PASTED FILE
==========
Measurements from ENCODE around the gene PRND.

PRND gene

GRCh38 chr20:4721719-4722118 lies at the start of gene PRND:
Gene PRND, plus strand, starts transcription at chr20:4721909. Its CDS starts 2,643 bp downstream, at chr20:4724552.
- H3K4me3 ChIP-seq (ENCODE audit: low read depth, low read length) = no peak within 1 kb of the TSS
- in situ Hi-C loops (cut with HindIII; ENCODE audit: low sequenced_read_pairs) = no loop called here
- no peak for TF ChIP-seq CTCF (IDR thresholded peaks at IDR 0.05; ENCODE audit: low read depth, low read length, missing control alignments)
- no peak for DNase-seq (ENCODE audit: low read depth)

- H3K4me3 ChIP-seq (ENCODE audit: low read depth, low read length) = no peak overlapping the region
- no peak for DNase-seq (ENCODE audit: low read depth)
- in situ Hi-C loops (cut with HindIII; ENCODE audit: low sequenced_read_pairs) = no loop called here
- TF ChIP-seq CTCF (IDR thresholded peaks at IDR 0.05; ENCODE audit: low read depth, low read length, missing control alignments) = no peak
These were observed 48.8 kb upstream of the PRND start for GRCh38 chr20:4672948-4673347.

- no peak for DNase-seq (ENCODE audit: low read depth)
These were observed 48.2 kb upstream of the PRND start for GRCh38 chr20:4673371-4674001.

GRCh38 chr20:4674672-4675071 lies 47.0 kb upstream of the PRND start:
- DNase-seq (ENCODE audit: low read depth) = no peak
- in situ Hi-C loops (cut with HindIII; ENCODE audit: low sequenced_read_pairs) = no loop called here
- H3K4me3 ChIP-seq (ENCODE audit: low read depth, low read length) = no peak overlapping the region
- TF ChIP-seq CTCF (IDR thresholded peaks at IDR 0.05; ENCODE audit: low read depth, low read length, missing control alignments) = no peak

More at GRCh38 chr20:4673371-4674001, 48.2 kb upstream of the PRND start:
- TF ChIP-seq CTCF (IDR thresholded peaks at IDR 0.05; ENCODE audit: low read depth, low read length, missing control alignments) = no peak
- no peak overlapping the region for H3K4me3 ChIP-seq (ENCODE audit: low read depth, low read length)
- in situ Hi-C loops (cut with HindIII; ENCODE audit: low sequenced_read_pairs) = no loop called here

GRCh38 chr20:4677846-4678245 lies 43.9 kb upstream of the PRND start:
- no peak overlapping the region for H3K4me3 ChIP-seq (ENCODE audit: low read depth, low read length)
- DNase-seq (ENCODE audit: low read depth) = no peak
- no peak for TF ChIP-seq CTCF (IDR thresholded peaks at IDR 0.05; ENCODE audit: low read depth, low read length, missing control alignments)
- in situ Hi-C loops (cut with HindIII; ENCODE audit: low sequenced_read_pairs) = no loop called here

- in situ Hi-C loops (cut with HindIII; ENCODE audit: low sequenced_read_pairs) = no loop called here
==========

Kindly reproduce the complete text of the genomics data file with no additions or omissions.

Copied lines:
Measurements from ENCODE around the gene PRND.

PRND gene

GRCh38 chr20:4721719-4722118 lies at the start of gene PRND:
Gene PRND, plus strand, starts transcription at chr20:4721909. Its CDS starts 2,643 bp downstream, at chr20:4724552.
- H3K4me3 ChIP-seq (ENCODE audit: low read depth, low read length) = no peak within 1 kb of the TSS
- in situ Hi-C loops (cut with HindIII; ENCODE audit: low sequenced_read_pairs) = no loop called here
- no peak for TF ChIP-seq CTCF (IDR thresholded peaks at IDR 0.05; ENCODE audit: low read depth, low read length, missing control alignments)
- no peak for DNase-seq (ENCODE audit: low read depth)

- H3K4me3 ChIP-seq (ENCODE audit: low read depth, low read length) = no peak overlapping the region
- no peak for DNase-seq (ENCODE audit: low read depth)
- in situ Hi-C loops (cut with HindIII; ENCODE audit: low sequenced_read_pairs) = no loop called here
- TF ChIP-seq CTCF (IDR thresholded peaks at IDR 0.05; ENCODE audit: low read depth, low read length, missing control alignments) = no peak
These were observed 48.8 kb upstream of the PRND start for GRCh38 chr20:4672948-4673347.

- no peak for DNase-seq (ENCODE audit: low read depth)
These were observed 48.2 kb upstream of the PRND start for GRCh38 chr20:4673371-4674001.

GRCh38 chr20:4674672-4675071 lies 47.0 kb upstream of the PRND start:
- DNase-seq (ENCODE audit: low read depth) = no peak
- in situ Hi-C loops (cut with HindIII; ENCODE audit: low sequenced_read_pairs) = no loop called here
- H3K4me3 ChIP-seq (ENCODE audit: low read depth, low read length) = no peak overlapping the region
- TF ChIP-seq CTCF (IDR thresholded peaks at IDR 0.05; ENCODE audit: low read depth, low read length, missing control alignments) = no peak

More at GRCh38 chr20:4673371-4674001, 48.2 kb upstream of the PRND start:
- TF ChIP-seq CTCF (IDR thresholded peaks at IDR 0.05; ENCODE audit: low read depth, low read length, missing control alignments) = no peak
- no peak overlapping the region for H3K4me3 ChIP-seq (ENCODE audit: low read depth, low read length)
- in situ Hi-C loops (cut with HindIII; ENCODE audit: low sequenced_read_pairs) = no loop called here

GRCh38 chr20:4677846-4678245 lies 43.9 kb upstream of the PRND start:
- no peak overlapping the region for H3K4me3 ChIP-seq (ENCODE audit: low read depth, low read length)
- DNase-seq (ENCODE audit: low read depth) = no peak
- no peak for TF ChIP-seq CTCF (IDR thresholded peaks at IDR 0.05; ENCODE audit: low read depth, low read length, missing control alignments)
- in situ Hi-C loops (cut with HindIII; ENCODE audit: low sequenced_read_pairs) = no loop called here

- in situ Hi-C loops (cut with HindIII; ENCODE audit: low sequenced_read_pairs) = no loop called here